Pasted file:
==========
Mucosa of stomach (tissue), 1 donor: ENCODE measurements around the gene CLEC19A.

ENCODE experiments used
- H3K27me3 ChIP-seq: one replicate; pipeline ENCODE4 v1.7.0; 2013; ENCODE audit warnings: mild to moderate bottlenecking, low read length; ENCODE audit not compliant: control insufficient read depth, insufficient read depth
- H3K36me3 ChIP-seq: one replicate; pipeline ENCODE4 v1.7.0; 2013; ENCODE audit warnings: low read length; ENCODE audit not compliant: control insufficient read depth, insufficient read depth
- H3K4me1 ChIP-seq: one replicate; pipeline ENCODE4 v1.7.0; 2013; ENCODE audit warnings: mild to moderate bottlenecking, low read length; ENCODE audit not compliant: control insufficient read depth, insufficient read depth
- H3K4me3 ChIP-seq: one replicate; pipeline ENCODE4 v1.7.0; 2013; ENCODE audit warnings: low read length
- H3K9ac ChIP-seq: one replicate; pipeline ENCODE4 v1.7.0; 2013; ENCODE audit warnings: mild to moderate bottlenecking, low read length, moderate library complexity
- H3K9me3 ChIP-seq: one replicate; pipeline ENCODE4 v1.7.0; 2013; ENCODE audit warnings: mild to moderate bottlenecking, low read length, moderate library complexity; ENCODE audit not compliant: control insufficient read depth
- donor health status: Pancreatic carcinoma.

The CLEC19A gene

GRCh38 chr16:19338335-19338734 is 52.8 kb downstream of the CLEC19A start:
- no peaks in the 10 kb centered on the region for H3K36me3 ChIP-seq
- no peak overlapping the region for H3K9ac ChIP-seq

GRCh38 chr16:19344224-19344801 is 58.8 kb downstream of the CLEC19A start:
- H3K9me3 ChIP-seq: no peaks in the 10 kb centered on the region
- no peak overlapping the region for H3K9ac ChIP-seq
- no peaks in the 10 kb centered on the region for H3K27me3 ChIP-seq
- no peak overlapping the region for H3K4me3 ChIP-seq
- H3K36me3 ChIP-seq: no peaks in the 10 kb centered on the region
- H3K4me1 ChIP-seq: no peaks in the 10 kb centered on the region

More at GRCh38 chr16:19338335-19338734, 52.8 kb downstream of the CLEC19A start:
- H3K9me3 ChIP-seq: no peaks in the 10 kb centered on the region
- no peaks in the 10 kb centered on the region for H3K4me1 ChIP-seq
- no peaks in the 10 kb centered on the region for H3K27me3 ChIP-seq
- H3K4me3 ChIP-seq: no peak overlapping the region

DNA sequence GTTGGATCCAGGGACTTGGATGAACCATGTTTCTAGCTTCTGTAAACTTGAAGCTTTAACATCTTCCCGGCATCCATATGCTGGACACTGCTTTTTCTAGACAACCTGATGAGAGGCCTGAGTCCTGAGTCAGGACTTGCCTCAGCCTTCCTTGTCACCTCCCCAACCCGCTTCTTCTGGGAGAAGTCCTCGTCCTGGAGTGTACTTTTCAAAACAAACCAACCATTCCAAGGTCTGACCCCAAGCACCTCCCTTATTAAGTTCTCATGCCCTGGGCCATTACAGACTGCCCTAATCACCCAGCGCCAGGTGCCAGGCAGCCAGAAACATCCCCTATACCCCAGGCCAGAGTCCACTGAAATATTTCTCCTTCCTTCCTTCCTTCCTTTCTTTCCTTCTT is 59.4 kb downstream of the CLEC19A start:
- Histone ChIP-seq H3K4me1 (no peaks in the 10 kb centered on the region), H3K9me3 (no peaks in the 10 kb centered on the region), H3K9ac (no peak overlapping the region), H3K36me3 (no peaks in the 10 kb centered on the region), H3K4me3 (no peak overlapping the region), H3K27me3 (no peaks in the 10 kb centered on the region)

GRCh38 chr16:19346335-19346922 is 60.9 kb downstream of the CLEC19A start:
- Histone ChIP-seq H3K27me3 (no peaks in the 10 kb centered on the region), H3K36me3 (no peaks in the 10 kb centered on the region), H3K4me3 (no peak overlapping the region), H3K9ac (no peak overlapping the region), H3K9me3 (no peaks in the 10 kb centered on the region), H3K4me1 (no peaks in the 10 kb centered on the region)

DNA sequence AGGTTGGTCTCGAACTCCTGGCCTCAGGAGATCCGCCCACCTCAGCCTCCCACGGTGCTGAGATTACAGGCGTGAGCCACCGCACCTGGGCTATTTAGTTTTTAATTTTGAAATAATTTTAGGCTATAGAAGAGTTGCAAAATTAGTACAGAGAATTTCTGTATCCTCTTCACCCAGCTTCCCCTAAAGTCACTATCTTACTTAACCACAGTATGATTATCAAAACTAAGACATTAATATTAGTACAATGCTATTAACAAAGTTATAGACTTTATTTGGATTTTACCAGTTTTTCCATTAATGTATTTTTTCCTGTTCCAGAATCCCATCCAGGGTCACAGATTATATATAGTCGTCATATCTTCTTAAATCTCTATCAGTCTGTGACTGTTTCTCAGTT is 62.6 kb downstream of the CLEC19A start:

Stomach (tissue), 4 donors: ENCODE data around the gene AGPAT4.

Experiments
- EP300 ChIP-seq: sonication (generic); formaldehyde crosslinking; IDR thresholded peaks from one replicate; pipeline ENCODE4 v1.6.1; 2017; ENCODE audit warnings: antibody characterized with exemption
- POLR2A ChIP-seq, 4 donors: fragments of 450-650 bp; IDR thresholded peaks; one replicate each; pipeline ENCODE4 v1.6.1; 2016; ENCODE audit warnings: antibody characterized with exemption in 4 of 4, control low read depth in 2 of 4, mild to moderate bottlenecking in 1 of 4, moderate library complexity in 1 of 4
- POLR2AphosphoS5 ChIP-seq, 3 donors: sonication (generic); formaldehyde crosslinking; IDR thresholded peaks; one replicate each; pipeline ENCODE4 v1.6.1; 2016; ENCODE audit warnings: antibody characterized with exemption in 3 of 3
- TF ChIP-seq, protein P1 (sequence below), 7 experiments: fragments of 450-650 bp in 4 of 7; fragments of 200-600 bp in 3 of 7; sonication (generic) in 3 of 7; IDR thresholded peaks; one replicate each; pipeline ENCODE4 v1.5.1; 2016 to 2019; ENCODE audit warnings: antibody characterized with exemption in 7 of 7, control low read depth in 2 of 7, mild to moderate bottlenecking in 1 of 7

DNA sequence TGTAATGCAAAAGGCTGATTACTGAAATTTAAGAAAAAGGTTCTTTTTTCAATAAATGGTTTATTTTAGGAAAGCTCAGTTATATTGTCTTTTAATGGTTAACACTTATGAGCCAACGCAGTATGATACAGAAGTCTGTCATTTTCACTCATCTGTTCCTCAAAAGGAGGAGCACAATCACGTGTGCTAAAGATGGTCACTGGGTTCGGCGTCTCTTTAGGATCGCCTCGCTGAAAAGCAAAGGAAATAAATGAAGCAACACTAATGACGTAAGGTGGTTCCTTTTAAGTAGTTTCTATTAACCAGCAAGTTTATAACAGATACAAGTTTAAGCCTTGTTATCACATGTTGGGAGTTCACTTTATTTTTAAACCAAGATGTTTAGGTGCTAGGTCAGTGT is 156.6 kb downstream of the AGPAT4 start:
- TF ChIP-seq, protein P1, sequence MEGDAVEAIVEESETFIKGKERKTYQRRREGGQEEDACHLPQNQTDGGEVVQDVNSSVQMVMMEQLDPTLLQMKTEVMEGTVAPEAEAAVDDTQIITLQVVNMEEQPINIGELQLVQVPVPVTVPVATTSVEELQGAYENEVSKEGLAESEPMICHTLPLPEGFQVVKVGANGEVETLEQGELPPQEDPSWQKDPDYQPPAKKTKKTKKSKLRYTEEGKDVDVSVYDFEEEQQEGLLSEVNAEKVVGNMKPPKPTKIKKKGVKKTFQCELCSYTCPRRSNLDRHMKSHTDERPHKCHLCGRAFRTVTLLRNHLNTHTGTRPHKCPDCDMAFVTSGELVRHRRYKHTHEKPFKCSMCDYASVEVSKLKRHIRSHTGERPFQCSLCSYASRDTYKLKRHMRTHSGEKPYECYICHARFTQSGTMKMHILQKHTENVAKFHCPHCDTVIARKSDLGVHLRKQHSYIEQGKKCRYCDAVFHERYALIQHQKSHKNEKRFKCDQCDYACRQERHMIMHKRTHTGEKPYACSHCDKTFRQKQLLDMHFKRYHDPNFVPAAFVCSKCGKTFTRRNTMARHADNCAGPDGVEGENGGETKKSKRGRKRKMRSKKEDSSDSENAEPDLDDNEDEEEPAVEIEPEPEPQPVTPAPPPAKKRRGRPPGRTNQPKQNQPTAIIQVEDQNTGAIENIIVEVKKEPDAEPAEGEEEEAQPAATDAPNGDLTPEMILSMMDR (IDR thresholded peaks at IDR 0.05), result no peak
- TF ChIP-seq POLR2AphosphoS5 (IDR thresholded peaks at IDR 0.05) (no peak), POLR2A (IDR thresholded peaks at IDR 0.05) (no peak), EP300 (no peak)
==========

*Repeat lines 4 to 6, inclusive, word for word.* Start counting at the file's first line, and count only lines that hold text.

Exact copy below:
- H3K36me3 ChIP-seq: one replicate; pipeline ENCODE4 v1.7.0; 2013; ENCODE audit warnings: low read length; ENCODE audit not compliant: control insufficient read depth, insufficient read depth
- H3K4me1 ChIP-seq: one replicate; pipeline ENCODE4 v1.7.0; 2013; ENCODE audit warnings: mild to moderate bottlenecking, low read length; ENCODE audit not compliant: control insufficient read depth, insufficient read depth
- H3K4me3 ChIP-seq: one replicate; pipeline ENCODE4 v1.7.0; 2013; ENCODE audit warnings: low read length